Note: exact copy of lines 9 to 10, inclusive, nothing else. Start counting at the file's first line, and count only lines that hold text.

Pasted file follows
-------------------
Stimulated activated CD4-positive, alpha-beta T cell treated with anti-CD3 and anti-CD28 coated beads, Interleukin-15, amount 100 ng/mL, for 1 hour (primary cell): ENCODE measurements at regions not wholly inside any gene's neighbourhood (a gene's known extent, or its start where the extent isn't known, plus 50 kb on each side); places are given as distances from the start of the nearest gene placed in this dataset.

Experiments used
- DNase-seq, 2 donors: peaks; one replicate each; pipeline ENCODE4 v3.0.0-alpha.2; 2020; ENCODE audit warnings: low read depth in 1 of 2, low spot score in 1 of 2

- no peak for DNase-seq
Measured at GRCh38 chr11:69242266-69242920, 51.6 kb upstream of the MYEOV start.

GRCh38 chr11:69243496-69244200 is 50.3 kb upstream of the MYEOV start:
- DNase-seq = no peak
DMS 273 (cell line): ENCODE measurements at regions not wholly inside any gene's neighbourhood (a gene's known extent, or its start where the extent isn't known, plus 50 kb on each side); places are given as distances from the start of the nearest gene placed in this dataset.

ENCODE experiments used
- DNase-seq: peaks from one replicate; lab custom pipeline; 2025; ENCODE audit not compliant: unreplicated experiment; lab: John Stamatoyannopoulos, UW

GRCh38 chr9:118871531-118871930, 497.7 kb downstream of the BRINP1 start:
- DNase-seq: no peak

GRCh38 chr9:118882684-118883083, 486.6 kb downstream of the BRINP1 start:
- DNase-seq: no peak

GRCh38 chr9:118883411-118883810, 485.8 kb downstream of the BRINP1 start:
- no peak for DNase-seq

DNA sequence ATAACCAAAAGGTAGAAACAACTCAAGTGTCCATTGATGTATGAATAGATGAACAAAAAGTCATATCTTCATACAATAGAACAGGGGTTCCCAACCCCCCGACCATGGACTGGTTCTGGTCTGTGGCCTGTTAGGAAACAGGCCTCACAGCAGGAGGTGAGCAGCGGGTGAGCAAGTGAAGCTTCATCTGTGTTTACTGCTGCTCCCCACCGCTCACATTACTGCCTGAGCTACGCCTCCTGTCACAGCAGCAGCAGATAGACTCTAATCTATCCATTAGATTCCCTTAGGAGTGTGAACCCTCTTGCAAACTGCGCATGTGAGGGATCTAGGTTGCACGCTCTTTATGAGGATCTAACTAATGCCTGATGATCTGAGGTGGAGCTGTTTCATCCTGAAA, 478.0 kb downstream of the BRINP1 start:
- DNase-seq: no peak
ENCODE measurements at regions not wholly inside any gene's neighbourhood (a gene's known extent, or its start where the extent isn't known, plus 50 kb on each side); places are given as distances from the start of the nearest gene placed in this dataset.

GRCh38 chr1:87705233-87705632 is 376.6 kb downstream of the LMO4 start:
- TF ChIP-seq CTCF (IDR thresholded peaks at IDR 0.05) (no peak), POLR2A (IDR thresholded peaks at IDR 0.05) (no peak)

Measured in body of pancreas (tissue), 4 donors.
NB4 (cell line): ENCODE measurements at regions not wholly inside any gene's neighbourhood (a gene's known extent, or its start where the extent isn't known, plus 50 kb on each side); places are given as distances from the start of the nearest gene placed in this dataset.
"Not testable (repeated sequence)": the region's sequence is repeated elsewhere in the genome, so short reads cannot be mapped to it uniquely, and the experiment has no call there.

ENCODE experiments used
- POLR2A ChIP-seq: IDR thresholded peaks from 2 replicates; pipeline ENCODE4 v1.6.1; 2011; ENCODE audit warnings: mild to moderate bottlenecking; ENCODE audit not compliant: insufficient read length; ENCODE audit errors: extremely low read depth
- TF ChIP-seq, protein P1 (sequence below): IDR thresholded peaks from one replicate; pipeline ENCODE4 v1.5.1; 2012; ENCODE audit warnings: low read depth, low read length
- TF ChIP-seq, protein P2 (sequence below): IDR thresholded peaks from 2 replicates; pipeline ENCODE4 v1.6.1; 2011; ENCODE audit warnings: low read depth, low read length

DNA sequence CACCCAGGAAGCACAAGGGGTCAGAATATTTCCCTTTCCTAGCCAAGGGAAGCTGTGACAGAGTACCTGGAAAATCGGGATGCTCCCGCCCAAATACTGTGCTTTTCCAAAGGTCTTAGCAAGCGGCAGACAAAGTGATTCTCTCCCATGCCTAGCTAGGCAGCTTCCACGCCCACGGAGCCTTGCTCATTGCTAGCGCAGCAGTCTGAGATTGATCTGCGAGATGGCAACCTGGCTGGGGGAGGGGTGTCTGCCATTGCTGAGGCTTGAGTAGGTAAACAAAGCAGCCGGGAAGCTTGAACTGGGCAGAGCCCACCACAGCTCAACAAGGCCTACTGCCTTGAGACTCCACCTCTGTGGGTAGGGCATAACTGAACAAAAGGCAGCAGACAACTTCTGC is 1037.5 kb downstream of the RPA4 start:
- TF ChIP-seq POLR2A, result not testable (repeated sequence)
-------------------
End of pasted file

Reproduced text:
ENCODE experiments used
- DNase-seq: peaks from one replicate; lab custom pipeline; 2025; ENCODE audit not compliant: unreplicated experiment; lab: John Stamatoyannopoulos, UW